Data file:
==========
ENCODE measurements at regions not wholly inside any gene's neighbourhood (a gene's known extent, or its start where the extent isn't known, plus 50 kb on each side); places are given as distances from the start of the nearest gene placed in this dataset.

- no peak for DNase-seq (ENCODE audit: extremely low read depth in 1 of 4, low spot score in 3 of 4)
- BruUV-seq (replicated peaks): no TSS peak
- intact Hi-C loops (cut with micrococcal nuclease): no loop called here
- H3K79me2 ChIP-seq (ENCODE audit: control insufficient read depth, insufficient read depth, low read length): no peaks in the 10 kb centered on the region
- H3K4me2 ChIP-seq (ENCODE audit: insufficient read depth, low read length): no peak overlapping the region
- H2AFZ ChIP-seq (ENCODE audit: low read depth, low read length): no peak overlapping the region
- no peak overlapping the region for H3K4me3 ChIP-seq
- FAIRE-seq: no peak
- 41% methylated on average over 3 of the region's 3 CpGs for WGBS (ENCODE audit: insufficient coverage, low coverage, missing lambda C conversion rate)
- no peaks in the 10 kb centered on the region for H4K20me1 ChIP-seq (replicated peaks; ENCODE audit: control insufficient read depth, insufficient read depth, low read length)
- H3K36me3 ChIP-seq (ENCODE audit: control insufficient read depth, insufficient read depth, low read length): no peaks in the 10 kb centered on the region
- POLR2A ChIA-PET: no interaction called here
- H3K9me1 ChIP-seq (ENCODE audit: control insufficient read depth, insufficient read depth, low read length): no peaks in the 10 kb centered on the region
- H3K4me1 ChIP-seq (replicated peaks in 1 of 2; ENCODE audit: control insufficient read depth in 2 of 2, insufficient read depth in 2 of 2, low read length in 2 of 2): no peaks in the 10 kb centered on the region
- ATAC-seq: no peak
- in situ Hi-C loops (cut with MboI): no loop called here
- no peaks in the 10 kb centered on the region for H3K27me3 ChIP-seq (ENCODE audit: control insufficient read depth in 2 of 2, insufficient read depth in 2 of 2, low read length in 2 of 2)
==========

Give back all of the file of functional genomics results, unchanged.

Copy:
ENCODE measurements at regions not wholly inside any gene's neighbourhood (a gene's known extent, or its start where the extent isn't known, plus 50 kb on each side); places are given as distances from the start of the nearest gene placed in this dataset.

- no peak for DNase-seq (ENCODE audit: extremely low read depth in 1 of 4, low spot score in 3 of 4)
- BruUV-seq (replicated peaks): no TSS peak
- intact Hi-C loops (cut with micrococcal nuclease): no loop called here
- H3K79me2 ChIP-seq (ENCODE audit: control insufficient read depth, insufficient read depth, low read length): no peaks in the 10 kb centered on the region
- H3K4me2 ChIP-seq (ENCODE audit: insufficient read depth, low read length): no peak overlapping the region
- H2AFZ ChIP-seq (ENCODE audit: low read depth, low read length): no peak overlapping the region
- no peak overlapping the region for H3K4me3 ChIP-seq
- FAIRE-seq: no peak
- 41% methylated on average over 3 of the region's 3 CpGs for WGBS (ENCODE audit: insufficient coverage, low coverage, missing lambda C conversion rate)
- no peaks in the 10 kb centered on the region for H4K20me1 ChIP-seq (replicated peaks; ENCODE audit: control insufficient read depth, insufficient read depth, low read length)
- H3K36me3 ChIP-seq (ENCODE audit: control insufficient read depth, insufficient read depth, low read length): no peaks in the 10 kb centered on the region
- POLR2A ChIA-PET: no interaction called here
- H3K9me1 ChIP-seq (ENCODE audit: control insufficient read depth, insufficient read depth, low read length): no peaks in the 10 kb centered on the region
- H3K4me1 ChIP-seq (replicated peaks in 1 of 2; ENCODE audit: control insufficient read depth in 2 of 2, insufficient read depth in 2 of 2, low read length in 2 of 2): no peaks in the 10 kb centered on the region
- ATAC-seq: no peak
- in situ Hi-C loops (cut with MboI): no loop called here
- no peaks in the 10 kb centered on the region for H3K27me3 ChIP-seq (ENCODE audit: control insufficient read depth in 2 of 2, insufficient read depth in 2 of 2, low read length in 2 of 2)